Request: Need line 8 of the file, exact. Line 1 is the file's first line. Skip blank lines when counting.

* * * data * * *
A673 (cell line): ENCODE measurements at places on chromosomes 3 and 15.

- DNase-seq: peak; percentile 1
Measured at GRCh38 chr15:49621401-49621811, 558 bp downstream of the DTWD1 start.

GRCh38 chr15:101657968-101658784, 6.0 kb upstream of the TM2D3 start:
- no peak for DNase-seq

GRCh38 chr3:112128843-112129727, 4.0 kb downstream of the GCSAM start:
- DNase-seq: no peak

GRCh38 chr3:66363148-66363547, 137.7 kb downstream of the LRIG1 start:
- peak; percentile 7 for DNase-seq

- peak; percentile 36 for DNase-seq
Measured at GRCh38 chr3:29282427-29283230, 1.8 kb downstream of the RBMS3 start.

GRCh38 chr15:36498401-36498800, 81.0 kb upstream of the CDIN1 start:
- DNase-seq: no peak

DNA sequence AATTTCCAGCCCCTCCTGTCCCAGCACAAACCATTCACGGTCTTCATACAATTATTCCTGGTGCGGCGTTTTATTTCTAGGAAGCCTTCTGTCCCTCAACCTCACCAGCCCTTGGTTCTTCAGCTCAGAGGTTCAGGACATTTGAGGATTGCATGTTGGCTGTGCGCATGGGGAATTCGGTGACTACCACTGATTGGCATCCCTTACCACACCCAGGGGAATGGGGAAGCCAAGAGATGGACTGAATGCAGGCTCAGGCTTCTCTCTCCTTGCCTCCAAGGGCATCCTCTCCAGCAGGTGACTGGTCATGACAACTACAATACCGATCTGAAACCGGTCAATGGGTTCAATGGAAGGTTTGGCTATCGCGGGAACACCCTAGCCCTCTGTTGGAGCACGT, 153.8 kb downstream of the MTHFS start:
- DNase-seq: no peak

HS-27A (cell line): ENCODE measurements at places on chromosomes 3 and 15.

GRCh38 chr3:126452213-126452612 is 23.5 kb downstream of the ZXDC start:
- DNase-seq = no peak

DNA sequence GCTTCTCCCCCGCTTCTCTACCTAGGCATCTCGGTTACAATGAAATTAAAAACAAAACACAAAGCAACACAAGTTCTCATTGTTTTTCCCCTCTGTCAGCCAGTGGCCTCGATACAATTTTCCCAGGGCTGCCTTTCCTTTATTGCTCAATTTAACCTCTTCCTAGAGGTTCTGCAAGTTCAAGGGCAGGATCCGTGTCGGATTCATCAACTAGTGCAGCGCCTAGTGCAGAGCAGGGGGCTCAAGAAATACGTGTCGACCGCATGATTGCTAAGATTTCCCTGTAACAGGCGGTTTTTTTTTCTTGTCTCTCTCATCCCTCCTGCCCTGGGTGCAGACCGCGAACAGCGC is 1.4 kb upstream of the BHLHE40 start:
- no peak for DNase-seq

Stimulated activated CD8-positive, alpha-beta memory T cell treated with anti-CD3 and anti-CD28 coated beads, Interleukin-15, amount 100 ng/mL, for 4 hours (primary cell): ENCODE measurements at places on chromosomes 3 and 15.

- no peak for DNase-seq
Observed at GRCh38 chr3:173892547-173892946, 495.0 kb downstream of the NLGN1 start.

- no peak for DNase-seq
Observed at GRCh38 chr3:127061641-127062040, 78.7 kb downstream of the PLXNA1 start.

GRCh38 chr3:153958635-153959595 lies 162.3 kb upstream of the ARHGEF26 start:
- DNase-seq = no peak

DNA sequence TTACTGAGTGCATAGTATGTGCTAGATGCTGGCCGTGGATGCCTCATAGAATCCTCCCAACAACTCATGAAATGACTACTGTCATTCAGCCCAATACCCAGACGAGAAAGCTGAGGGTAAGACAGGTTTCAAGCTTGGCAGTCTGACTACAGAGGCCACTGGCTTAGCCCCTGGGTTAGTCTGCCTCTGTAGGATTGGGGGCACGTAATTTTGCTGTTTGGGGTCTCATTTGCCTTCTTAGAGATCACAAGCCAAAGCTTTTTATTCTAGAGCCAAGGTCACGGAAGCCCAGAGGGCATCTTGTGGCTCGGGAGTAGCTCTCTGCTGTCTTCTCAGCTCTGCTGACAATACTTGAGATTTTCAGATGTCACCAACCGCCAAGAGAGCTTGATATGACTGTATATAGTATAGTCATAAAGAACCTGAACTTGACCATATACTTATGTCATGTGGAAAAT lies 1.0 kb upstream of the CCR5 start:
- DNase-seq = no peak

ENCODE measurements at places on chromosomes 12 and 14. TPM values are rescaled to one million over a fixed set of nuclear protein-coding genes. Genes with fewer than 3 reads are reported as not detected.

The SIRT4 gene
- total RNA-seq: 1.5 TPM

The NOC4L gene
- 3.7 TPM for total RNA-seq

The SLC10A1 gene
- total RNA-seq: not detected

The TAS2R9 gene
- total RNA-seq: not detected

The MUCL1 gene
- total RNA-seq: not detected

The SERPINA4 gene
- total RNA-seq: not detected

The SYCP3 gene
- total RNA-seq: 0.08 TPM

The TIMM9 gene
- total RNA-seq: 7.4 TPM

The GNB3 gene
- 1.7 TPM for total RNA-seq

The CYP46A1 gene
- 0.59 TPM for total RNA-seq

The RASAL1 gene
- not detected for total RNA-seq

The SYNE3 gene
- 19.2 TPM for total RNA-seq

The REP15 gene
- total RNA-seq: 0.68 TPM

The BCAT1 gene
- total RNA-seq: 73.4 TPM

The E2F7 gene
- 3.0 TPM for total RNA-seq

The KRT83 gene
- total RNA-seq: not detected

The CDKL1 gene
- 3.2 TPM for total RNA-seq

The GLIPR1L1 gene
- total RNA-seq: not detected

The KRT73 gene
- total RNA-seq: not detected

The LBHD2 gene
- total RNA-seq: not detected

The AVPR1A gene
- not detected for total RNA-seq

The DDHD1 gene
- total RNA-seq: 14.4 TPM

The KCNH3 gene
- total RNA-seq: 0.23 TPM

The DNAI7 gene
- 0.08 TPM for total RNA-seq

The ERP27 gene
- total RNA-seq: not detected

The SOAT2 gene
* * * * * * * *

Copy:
GRCh38 chr3:66363148-66363547, 137.7 kb downstream of the LRIG1 start: